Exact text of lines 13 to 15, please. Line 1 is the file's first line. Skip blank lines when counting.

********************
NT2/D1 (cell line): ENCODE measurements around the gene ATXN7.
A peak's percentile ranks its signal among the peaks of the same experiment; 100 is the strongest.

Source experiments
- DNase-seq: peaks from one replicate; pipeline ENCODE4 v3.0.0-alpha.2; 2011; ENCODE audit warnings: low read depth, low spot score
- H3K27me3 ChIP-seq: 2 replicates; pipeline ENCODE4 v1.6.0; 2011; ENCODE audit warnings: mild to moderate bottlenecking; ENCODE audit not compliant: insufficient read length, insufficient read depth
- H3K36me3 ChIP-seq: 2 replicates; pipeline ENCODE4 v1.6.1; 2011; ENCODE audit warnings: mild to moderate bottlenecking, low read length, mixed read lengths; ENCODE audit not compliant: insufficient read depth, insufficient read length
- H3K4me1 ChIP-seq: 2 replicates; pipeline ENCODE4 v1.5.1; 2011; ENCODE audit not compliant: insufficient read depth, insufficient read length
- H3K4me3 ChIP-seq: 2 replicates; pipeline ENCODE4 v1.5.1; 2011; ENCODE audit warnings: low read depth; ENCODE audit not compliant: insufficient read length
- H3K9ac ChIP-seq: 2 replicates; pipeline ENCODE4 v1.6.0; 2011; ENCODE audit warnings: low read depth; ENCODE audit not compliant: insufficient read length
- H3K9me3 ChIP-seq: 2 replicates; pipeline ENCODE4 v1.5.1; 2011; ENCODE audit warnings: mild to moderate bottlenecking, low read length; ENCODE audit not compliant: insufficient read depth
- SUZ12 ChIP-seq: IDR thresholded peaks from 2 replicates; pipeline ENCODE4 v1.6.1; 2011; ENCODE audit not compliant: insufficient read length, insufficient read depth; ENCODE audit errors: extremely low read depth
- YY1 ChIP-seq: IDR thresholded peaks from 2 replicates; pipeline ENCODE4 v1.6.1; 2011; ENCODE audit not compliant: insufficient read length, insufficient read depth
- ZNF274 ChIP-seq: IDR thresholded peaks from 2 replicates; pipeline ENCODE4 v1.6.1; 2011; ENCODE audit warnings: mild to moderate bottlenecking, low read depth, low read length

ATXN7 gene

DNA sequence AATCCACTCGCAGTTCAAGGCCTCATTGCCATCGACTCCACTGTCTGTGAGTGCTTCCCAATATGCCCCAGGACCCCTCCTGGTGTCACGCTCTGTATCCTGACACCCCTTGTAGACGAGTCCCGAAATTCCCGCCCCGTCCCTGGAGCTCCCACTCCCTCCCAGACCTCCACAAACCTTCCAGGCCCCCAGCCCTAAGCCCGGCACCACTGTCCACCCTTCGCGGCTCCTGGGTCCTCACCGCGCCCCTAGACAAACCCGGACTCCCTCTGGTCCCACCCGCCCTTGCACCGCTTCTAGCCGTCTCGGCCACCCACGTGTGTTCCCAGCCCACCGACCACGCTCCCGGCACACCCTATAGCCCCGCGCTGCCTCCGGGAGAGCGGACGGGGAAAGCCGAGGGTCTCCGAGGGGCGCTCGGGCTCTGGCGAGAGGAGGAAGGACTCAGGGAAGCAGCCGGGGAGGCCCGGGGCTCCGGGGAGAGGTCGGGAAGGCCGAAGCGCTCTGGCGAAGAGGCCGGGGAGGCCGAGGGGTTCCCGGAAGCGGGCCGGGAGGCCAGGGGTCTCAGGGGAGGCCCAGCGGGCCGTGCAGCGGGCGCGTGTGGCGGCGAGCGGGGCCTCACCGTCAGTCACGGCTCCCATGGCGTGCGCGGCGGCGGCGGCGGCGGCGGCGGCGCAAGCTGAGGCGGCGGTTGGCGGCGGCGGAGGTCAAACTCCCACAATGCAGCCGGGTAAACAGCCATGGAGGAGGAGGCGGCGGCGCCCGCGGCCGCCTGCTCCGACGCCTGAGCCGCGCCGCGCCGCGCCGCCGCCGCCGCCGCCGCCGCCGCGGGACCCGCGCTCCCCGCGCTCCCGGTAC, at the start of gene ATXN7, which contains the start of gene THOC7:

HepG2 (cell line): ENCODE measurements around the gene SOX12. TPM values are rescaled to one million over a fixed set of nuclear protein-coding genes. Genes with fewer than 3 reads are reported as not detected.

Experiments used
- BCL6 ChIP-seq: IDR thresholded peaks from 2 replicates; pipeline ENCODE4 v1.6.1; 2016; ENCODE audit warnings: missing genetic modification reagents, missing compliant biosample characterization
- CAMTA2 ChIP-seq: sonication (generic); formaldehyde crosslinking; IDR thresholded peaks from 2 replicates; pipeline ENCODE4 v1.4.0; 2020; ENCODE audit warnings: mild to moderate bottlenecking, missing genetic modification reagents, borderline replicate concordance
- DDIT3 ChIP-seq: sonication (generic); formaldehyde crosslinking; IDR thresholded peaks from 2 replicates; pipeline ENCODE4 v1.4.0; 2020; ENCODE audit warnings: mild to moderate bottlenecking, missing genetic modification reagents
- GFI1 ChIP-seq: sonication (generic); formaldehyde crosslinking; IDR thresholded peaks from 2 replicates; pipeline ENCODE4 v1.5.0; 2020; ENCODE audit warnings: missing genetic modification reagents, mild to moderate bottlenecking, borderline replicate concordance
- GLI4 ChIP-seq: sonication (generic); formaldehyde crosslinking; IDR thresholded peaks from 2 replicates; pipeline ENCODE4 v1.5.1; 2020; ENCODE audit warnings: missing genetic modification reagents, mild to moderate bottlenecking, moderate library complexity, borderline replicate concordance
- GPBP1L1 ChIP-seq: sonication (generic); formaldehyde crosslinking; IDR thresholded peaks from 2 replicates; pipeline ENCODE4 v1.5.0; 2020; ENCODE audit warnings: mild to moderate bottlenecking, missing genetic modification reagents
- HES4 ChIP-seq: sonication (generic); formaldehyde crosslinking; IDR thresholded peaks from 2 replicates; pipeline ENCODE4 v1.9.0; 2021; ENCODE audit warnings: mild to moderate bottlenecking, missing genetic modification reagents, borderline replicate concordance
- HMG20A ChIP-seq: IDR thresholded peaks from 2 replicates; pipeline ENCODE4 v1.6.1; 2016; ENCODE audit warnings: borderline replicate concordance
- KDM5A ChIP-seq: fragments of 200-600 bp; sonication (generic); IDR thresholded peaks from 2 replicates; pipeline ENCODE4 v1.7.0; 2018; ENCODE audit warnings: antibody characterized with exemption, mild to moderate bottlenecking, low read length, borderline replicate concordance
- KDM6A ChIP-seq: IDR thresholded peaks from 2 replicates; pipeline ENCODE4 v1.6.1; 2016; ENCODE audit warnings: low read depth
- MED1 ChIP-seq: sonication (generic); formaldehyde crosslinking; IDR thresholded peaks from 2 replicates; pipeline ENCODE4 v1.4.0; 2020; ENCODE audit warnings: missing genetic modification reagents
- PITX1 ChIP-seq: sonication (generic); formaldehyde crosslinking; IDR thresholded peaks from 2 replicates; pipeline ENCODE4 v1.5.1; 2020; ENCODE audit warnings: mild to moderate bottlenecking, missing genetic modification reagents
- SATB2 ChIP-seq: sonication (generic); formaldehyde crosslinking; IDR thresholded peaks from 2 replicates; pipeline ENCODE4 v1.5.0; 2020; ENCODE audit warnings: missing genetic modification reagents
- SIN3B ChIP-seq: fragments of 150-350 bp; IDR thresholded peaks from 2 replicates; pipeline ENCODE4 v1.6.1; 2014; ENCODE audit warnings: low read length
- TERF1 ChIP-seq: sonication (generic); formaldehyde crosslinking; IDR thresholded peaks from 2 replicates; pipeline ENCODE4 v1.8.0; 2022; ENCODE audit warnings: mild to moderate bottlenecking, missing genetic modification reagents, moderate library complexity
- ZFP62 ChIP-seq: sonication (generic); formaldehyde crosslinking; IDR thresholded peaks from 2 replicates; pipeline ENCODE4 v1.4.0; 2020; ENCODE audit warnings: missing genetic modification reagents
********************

- ZNF274 ChIP-seq: IDR thresholded peaks from 2 replicates; pipeline ENCODE4 v1.6.1; 2011; ENCODE audit warnings: mild to moderate bottlenecking, low read depth, low read length

ATXN7 gene

DNA sequence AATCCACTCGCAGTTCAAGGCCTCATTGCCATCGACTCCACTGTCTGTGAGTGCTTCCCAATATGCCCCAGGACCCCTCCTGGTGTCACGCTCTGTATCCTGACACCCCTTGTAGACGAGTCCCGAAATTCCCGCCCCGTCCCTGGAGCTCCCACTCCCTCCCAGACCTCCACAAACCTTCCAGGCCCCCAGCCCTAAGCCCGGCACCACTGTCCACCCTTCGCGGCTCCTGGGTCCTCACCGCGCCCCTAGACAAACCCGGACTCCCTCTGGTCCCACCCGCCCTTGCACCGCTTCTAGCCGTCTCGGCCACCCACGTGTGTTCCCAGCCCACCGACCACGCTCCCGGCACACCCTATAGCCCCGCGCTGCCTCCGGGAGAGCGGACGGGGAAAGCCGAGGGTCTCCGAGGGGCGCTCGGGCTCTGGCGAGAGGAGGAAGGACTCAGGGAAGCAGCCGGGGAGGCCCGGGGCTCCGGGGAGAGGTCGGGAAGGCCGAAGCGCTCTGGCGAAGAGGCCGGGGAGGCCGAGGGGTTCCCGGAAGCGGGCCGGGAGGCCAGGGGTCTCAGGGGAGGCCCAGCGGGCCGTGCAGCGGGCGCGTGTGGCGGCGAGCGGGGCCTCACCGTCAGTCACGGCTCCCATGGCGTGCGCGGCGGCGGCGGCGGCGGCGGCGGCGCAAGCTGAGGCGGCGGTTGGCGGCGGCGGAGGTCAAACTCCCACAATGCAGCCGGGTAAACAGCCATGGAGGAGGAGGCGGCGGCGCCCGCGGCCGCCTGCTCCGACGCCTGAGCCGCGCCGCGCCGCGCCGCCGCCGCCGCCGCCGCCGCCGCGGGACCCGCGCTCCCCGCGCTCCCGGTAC, at the start of gene ATXN7, which contains the start of gene THOC7: